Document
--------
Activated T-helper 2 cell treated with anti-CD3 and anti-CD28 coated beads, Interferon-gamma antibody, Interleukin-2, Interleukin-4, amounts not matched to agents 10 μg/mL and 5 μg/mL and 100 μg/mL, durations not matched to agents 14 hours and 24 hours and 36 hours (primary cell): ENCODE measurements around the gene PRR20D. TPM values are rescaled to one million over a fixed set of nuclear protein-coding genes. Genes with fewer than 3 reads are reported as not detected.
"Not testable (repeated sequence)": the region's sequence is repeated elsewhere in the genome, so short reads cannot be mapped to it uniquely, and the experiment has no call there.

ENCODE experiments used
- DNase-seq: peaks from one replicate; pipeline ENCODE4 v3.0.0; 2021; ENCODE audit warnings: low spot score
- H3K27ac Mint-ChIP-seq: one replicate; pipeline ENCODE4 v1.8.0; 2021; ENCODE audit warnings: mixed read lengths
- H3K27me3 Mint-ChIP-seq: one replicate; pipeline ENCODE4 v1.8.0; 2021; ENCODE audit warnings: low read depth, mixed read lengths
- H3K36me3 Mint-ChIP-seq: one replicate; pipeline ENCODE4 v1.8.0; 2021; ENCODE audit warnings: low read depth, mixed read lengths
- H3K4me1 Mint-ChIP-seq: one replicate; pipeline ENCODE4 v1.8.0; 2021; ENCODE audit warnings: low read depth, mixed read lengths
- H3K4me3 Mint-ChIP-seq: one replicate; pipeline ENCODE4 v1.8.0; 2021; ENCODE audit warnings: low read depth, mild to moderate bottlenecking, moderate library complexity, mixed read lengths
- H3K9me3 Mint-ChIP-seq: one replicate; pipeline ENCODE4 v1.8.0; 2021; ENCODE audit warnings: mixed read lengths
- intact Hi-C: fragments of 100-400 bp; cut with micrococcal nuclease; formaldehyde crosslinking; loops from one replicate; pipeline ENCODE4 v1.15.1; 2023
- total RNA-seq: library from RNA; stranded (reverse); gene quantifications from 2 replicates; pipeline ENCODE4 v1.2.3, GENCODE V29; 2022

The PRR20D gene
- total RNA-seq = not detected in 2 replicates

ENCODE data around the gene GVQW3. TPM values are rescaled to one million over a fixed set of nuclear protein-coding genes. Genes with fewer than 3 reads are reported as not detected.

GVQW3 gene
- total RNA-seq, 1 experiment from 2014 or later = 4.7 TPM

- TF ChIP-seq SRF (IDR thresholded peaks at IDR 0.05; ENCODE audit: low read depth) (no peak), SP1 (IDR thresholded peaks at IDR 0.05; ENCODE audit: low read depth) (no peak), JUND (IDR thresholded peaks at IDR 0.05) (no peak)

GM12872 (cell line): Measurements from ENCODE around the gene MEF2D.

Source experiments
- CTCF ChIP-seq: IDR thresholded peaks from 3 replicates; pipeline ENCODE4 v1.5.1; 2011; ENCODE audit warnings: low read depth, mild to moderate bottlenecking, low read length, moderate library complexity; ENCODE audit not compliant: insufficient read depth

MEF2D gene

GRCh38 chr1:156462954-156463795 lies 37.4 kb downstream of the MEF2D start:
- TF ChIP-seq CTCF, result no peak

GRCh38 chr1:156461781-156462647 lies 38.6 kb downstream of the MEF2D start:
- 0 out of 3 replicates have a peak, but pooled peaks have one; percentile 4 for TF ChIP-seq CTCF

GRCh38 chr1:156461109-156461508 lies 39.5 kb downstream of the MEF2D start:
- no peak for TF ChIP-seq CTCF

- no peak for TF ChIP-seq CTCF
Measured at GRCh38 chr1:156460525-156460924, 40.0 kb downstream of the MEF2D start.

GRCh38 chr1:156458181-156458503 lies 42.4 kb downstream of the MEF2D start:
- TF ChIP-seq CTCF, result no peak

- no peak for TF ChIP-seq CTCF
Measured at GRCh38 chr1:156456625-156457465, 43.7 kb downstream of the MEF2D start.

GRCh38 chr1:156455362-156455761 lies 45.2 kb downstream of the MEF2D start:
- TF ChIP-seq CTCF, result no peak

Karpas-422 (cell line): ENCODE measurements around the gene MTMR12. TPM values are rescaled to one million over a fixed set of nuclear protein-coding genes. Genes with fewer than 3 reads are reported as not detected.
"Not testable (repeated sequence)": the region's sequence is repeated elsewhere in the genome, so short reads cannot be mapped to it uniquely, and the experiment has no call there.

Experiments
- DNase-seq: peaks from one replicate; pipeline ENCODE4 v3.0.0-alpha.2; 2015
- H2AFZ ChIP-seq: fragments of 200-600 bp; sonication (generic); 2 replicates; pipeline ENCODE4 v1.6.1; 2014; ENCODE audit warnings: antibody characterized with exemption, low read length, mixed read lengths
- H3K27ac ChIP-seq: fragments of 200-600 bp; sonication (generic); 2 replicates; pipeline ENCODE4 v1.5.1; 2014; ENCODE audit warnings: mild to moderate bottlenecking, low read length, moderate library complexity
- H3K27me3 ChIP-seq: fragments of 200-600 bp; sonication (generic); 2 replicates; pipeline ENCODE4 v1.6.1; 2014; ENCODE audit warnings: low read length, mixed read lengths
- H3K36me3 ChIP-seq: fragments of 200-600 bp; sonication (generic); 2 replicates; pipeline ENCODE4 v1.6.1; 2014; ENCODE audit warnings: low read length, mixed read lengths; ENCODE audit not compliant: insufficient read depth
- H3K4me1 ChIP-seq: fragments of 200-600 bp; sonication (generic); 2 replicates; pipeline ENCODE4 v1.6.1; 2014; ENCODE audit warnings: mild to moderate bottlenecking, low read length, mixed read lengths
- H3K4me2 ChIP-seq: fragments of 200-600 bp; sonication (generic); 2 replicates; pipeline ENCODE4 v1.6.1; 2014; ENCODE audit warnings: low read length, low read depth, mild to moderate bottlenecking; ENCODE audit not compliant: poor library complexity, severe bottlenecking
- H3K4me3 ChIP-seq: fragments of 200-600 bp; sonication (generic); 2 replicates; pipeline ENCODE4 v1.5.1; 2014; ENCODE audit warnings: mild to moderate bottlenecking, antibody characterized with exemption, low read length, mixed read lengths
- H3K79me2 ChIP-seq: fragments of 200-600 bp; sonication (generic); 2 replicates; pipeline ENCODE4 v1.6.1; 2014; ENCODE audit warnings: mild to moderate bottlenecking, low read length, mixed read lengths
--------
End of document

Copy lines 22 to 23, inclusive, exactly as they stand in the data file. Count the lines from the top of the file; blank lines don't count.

MEF2D gene

GRCh38 chr1:156462954-156463795 lies 37.4 kb downstream of the MEF2D start: